Jerry Lorenzo’s Nike Air Fear of God Collaboration
In 2011, Jerry Lorenzo made his first trip to Nike’s sprawling 286-acre campus in Beaverton, Oregon. At the time, he was managing former Los Angeles Dodgers all-star Matt Kemp and hoped that, through Kemp, he’d be able to design a signature sneaker. “I wanted to build Matt into the next Ken Griffey Jr. and to design a performance shoe for baseball, kind of like how the Griffey was on field and off,” he says. “I thought it would have to happen through somebody like Matt or another athlete. It always seemed like a dream.”
Lorenzo didn’t end up creating a sneaker with Kemp. But this past September, the designer confirmed a collaboration with the Swoosh through his own brand, Fear of God; at the end of the film for Fear of God’s Sixth collection, he stepped out of a pick-up truck in a previously unseen sail Nike Air Fear of God 1 high-top basketball sneaker. Seven years later, Lorenzo finally had his own Nike shoe. And not just any sneaker: an entirely new silhouette—an opportunity very few Nike collaborators have had. “I knew that I couldn’t come here and color up a retro and be successful,” Lorenzo says. “My greatest proposition of fashion is in shape and proportion. I was very clear with Nike—like, ‘Hey, this is what I can offer.’”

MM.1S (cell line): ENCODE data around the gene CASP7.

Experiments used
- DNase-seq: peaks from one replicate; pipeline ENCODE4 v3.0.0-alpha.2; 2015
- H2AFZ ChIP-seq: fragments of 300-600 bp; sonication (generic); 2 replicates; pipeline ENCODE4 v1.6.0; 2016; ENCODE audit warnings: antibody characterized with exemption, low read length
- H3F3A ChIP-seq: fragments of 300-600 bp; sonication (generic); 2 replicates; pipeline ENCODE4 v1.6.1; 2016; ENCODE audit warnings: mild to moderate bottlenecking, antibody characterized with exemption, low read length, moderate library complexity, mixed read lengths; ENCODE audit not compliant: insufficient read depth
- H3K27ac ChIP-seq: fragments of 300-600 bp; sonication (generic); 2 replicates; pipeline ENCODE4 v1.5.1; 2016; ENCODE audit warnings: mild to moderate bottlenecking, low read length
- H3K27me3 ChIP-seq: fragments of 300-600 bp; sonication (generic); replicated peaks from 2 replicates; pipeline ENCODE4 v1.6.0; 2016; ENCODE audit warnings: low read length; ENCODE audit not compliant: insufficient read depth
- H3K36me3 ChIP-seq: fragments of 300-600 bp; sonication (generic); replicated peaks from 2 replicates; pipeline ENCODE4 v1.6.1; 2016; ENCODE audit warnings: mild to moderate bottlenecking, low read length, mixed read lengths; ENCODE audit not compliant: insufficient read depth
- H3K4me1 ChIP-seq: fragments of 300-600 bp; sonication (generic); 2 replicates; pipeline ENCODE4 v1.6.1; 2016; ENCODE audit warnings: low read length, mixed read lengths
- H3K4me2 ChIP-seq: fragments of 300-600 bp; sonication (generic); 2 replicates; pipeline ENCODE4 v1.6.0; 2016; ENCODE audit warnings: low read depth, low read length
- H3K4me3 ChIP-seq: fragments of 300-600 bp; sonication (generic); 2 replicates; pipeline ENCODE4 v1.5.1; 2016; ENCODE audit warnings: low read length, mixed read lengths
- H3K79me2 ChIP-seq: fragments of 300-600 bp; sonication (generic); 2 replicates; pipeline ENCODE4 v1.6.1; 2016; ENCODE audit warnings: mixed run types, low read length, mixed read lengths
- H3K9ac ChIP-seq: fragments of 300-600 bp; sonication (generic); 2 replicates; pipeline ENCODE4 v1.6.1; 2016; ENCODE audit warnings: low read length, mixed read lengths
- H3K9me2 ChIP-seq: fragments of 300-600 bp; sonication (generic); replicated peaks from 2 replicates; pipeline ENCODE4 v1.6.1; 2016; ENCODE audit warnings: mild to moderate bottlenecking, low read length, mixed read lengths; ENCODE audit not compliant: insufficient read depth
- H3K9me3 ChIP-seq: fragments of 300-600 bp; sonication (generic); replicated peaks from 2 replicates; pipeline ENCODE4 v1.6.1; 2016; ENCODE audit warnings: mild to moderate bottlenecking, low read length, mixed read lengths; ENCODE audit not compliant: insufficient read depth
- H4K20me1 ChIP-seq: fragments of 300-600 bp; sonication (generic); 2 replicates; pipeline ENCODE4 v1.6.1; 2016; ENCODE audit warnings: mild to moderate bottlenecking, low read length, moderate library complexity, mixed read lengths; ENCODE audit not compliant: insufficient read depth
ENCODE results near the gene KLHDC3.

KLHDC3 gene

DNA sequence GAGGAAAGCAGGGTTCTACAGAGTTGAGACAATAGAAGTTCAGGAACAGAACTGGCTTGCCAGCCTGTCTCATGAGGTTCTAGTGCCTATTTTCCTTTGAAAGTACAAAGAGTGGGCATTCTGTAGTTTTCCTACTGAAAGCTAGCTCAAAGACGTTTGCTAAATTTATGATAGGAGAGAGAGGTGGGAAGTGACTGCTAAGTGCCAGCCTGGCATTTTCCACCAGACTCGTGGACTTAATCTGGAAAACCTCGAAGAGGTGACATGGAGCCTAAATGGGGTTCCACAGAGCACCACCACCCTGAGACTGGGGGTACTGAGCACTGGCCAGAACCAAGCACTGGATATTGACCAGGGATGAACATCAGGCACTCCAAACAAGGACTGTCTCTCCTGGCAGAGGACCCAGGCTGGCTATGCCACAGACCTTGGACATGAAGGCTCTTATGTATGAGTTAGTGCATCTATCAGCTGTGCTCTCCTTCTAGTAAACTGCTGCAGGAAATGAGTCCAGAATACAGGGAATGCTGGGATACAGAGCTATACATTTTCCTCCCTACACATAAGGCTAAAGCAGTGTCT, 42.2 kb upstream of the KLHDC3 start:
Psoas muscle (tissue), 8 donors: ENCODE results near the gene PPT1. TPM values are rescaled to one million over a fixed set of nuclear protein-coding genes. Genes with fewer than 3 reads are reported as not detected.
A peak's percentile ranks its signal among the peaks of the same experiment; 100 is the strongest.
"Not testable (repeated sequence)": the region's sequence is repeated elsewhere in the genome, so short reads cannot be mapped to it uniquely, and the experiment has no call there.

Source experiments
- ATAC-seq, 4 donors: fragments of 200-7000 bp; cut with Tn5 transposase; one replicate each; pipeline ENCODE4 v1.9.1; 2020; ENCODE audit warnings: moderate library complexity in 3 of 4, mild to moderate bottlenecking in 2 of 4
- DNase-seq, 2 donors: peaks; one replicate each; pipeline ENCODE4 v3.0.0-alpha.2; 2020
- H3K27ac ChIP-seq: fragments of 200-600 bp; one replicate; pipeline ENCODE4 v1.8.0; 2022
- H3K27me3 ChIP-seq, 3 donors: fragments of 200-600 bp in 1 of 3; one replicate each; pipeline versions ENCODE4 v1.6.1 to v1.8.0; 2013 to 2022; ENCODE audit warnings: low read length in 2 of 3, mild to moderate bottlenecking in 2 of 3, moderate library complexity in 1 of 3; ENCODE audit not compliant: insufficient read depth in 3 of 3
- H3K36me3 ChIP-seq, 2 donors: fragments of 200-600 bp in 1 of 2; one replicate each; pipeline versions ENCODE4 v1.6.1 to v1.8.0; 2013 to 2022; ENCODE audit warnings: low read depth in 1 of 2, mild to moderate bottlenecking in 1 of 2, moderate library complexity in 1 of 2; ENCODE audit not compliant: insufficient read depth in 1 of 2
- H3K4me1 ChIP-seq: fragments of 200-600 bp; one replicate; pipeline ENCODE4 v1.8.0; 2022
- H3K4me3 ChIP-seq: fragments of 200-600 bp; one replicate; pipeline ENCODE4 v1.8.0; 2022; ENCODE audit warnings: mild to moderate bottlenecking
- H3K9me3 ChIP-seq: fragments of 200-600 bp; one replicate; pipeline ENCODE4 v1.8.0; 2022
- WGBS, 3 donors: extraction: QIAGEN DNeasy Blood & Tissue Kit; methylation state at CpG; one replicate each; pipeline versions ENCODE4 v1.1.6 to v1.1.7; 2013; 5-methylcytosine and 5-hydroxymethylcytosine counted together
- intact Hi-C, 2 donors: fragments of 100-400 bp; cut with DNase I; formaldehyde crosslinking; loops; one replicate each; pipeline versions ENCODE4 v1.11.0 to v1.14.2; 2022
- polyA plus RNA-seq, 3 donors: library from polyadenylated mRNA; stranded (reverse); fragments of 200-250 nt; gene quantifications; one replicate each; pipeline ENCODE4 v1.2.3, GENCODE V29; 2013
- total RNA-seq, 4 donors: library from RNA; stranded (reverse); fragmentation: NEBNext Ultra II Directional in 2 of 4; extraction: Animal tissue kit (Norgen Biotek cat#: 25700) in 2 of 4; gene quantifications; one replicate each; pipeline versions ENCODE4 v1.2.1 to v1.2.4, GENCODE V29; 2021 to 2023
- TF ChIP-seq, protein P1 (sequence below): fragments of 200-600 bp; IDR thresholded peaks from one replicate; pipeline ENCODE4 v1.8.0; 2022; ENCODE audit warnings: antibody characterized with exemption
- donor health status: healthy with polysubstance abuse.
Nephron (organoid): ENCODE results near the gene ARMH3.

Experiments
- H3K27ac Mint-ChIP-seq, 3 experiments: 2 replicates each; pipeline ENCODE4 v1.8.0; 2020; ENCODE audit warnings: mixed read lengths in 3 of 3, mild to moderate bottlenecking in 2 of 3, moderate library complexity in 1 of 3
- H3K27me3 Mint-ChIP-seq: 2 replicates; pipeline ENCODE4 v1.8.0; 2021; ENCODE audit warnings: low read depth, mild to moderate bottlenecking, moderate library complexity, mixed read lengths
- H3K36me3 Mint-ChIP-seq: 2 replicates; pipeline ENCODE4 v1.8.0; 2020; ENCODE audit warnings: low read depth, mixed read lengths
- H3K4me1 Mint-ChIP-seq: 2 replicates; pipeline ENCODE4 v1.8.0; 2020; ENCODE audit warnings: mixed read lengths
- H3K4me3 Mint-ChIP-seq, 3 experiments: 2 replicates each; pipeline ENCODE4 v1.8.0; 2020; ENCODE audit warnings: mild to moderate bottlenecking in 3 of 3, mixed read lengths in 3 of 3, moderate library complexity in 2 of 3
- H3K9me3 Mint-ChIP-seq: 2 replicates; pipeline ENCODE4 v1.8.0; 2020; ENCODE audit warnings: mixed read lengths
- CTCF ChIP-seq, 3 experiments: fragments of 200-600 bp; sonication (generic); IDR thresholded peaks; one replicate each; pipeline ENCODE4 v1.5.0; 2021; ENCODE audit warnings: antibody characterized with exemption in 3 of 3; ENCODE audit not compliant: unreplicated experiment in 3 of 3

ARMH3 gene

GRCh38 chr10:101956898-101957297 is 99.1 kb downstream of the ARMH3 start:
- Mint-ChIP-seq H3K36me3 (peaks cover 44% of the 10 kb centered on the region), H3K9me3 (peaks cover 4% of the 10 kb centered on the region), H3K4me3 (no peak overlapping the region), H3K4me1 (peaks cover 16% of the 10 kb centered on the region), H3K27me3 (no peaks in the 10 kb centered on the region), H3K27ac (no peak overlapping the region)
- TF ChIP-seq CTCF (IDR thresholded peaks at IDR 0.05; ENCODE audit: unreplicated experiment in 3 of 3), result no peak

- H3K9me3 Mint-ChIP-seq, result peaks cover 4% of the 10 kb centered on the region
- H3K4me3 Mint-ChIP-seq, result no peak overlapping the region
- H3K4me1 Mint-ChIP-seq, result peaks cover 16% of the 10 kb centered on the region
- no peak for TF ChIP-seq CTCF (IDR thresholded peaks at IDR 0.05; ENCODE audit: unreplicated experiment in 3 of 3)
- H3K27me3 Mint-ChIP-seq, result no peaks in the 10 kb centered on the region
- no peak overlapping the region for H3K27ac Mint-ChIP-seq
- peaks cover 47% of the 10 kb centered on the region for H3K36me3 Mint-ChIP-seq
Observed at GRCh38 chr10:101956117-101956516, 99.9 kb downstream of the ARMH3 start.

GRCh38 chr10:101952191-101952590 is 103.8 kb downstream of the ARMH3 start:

So he’s not taking this moment lightly. Hunched over a wooden table at a research library in the Mia Hamm Building on the Nike campus, Lorenzo is scrutinizing minute details of his collection, which will include apparel and sneakers, with a few Nike designers. “Does that feel small?” he asks as he lines up two silver rulers against an Air Fear of God script logo, which mirrors the original Flight emblem, printed across the back of a washed-black T-shirt. “How about 15 [inches] instead of 12?” Later, he’ll obsess over the color of the insignia. “This is sail?” he says, pointing to the word “AIR.” “Maybe this should be fossil, like the color of the sole [of the sneakers], ‘cause right now it feels a little too close.” No detail is too small for Lorenzo; this project is too important.
“His attention to detail is insane,” says Nike Basketball footwear design director Leo Chang, who has worked on Kevin Durant’s and Kyrie Irving’s sneaker lines and now the Nike Air Fear of God sneakers with Lorenzo. “He took us to another level with the craft, with just sweating every single thing.”
Lorenzo first met with Nike to discuss the possibility of working together roughly three years ago. The conversation went something like this: John Hoke, the company’s chief design officer, invited Lorenzo to Soho House in West Hollywood and talked about Nike’s needs in performance wear—a category Lorenzo saw as Fear of God’s “next chapter.” They explored opportunities with football, training, and even baseball. In the end, they landed at basketball. “Basketball is at the essence of sneaker culture,” says Lorenzo. “Everything comes from and is birthed from and post the Air Jordan. Back then, all you needed was a pair of Jordans. We didn’t have access to fashion designers and creative directors like the kids do now. Our fashion director, our creative director, was [Michael] Jordan. And Nike was creating the footwear, the foundation for your wardrobe.”
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